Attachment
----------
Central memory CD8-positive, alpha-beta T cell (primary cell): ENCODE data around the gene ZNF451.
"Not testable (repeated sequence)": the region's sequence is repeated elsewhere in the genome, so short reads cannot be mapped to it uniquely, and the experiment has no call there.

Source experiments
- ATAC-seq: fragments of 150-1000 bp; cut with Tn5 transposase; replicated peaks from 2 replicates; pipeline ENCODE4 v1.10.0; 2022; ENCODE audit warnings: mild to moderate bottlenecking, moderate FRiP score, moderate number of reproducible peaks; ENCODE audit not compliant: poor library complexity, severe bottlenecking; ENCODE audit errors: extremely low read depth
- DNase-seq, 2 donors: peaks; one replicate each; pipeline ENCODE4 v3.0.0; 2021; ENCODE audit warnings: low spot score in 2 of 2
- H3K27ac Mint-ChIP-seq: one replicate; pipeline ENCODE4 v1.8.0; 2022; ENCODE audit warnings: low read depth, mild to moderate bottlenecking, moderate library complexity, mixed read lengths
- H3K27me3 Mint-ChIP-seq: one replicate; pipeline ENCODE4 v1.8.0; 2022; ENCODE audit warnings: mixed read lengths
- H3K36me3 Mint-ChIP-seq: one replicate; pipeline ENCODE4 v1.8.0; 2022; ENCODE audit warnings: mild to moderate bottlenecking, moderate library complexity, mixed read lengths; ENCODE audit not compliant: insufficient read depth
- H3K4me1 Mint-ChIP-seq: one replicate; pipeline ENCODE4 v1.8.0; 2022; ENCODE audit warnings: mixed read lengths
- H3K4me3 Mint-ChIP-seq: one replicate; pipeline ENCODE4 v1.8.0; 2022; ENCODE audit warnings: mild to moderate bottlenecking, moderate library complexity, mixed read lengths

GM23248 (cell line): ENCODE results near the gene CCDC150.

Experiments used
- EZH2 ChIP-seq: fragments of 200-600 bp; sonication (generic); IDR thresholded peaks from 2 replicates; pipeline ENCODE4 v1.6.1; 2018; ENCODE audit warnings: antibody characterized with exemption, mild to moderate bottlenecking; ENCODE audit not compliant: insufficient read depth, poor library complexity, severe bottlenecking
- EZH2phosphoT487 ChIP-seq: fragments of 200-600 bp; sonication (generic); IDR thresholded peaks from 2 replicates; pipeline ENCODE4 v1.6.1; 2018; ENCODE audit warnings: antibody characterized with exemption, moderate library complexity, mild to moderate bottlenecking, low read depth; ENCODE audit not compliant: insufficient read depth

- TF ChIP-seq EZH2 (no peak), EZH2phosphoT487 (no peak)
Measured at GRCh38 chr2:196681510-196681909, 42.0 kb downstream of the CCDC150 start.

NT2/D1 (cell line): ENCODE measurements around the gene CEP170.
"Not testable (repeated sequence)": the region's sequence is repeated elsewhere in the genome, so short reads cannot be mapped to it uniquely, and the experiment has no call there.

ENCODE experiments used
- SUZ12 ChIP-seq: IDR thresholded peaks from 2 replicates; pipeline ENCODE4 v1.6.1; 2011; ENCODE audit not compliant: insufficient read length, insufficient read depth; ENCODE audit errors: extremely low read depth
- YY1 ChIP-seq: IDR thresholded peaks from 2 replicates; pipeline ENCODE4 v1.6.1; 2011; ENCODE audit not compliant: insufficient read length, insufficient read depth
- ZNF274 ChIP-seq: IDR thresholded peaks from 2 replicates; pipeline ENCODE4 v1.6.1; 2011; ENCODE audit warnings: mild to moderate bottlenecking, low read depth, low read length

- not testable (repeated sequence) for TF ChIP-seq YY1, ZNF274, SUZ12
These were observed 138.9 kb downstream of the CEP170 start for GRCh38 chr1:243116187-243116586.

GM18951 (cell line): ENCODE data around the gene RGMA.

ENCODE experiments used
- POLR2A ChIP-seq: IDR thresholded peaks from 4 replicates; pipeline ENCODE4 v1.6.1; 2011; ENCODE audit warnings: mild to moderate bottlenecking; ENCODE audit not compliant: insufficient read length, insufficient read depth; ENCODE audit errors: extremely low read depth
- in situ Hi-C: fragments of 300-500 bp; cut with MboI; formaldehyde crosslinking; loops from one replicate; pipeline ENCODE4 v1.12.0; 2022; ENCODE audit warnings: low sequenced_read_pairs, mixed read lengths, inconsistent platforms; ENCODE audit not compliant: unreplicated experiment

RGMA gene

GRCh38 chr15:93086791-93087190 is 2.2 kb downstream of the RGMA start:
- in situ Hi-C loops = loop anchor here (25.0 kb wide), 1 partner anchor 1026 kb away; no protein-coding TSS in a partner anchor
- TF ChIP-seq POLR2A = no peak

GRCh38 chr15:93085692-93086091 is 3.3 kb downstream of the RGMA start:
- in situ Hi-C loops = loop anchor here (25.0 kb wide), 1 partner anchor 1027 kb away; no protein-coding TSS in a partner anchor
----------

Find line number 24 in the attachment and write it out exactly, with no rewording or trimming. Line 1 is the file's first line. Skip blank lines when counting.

These were observed 138.9 kb downstream of the CEP170 start for GRCh38 chr1:243116187-243116586.